Matt Kenseth is an emotional guy. He just doesn’t let the public see it.
But when the 45-year-old clinched what could be his final Monster Energy NASCAR Cup Series win on Sunday, he let loose. Emerging from a cloud of tire smoke on the frontstretch, Kenseth celebrated on top of his Toyota Camry to cheers from the grandstands and with tears in his eyes.
To some, he might have looked like a big baby. “But [I] just got one race left and everybody dreams of going out a winner,” he said.
Not that Kenseth wants to go out at all. Since he revealed in July he was out of a ride at Joe Gibbs Racing, the 2003 Cup champion has made it known he still wants to race. A quality ride just isn’t available, and Kenseth believes he still has the ability to contribute to a team through wins and championships.
So breaking a winless drought that dated back to July 2016, in his second-to-last week in a series to which he’s given his all since making five starts in 1999, was overwhelming.
“It’s just been quite a journey and today was a really special day for me, to know that next week is almost for sure my last week behind the wheel. … I probably knew around August that it really wasn’t meant for me to be racing anymore at this level going forward,” Kenseth said.
“I probably fought it for too long and kind of looked at different opportunities and thought that doing something different, but then just really embraced it. And not many people get to go out in really good cars and win races and have a chance to win a championship. It’s really a blessing to be able to go to work every day and work as hard as you can on it, put everything into it that you’ve got and finally get on here [today].”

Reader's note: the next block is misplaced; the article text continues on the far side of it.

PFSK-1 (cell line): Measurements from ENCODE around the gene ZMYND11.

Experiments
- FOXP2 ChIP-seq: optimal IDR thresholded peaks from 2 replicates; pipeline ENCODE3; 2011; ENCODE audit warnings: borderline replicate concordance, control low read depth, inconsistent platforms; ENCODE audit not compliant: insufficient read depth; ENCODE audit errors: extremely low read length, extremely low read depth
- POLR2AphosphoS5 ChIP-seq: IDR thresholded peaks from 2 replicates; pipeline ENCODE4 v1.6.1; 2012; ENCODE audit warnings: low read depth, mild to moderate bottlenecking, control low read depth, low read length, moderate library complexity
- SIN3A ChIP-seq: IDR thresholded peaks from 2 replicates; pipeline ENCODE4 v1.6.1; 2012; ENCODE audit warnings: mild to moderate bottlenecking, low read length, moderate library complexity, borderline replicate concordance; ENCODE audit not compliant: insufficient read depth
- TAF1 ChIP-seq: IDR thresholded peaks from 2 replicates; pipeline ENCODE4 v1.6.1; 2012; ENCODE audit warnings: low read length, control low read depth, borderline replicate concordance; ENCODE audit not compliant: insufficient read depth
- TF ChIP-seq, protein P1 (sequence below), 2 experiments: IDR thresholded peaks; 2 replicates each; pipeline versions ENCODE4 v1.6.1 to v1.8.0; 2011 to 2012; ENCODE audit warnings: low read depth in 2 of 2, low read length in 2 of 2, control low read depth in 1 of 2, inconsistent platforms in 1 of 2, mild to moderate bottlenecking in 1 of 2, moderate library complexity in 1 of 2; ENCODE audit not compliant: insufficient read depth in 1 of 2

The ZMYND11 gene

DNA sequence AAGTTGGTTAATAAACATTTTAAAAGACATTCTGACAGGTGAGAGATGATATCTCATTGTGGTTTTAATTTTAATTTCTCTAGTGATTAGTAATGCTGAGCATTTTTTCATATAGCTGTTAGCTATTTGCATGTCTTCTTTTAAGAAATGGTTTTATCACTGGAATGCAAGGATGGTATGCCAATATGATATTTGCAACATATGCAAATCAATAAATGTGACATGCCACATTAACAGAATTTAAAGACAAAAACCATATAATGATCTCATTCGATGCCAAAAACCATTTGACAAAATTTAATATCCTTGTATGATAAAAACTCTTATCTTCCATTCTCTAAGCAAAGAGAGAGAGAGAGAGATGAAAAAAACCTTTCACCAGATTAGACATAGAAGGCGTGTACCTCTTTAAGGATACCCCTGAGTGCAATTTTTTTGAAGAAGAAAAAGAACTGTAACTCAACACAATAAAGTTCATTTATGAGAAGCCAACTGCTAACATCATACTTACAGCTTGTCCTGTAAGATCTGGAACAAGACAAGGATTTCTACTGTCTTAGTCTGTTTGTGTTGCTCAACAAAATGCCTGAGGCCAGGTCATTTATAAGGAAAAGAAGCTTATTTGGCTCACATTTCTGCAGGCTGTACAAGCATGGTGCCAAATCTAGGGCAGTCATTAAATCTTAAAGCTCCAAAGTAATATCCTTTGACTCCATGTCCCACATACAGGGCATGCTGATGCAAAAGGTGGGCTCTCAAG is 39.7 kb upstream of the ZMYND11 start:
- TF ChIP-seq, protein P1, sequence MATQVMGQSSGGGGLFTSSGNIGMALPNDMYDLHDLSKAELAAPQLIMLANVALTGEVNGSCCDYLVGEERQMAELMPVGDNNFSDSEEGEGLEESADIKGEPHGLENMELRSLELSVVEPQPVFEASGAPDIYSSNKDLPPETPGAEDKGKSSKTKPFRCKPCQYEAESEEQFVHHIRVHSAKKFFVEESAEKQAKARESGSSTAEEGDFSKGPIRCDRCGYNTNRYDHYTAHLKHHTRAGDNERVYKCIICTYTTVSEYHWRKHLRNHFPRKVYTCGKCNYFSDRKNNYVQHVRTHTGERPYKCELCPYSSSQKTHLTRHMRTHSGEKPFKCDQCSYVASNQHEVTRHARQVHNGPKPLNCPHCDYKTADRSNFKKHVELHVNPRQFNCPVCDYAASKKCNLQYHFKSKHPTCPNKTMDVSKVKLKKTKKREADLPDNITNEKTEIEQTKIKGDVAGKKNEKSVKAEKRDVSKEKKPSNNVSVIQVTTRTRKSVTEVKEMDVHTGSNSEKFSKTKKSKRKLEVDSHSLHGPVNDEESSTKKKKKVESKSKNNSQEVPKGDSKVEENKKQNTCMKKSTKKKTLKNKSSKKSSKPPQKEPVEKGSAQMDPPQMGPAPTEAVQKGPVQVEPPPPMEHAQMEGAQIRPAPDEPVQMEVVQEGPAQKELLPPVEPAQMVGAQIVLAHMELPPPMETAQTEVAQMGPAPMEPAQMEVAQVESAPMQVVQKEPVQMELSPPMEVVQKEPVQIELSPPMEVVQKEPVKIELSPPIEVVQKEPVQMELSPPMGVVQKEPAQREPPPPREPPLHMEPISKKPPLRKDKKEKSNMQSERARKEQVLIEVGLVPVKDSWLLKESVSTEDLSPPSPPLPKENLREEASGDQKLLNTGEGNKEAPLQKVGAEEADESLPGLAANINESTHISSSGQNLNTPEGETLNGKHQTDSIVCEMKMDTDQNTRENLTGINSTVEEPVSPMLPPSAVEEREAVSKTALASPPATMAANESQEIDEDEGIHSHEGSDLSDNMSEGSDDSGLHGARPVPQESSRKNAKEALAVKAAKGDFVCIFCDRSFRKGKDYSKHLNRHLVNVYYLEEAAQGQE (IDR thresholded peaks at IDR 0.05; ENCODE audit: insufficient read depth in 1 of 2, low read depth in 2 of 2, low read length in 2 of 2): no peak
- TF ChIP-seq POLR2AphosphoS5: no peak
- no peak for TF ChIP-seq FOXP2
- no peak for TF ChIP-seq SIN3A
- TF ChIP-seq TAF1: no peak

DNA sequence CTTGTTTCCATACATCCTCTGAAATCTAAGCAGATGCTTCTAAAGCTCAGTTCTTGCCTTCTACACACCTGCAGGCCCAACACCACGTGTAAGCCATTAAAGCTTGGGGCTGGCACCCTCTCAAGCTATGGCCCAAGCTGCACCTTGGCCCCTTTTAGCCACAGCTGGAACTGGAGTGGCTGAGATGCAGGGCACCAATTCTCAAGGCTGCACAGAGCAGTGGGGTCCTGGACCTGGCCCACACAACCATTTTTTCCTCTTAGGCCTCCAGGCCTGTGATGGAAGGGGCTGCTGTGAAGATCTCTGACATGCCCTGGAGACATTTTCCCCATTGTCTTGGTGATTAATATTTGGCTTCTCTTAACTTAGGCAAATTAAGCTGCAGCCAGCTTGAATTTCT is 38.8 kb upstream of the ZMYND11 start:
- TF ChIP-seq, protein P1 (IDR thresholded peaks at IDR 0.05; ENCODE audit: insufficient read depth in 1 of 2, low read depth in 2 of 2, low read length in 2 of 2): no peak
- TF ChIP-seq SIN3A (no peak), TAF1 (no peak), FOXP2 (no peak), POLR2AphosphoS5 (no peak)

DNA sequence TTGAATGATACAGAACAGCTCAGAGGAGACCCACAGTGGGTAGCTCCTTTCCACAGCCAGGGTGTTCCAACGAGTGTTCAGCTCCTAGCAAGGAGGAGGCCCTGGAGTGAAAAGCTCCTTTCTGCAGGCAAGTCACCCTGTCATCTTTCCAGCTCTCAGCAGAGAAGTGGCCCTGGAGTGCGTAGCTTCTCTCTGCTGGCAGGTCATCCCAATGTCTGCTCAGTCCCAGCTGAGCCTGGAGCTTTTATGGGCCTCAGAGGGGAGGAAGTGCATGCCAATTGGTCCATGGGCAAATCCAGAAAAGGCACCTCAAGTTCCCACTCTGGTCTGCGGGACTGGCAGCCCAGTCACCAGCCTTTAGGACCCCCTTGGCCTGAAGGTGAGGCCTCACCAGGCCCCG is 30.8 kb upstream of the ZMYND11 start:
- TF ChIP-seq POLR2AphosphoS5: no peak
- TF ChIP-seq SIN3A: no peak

Phoenix was Kenseth’s 39th career win and his second at the 1-mile desert track. The No. 20 team was eliminated from the NASCAR Playoffs in the last round, disqualified at Kansas Speedway for having seven crew members work on the car while under the damaged vehicle policy.
It has been a trying year for all. After JGR got out of the gate slow, the speed and performances most are accustomed to seeing eventually returned. Kenseth’s numbers entering Phoenix were nothing to turn a nose up at – two poles, 16 top-10 finishes and 359 laps led.
Except Kenseth has never settled for good. The drive to win races is as strong as ever and Sunday, he got to experience that feeling one last time.
“We’ve had a lot of close ones … I felt like the snowball was here last fall – we were 10 seconds away from going to the Championship 4 and caught that late caution and get wrecked on that restart,” Kenseth said. “Ever since then, just never feels like it’s meant to be and today was definitely meant to be.
“We made it happen, the guys made it happen on pit road and got me in front of (teammate) Denny [Hamlin], which was a key moment of the race and thankfully I was able to get back around Chase [Elliott] there at the end. So, it was a pretty special day.
“Hard to describe.”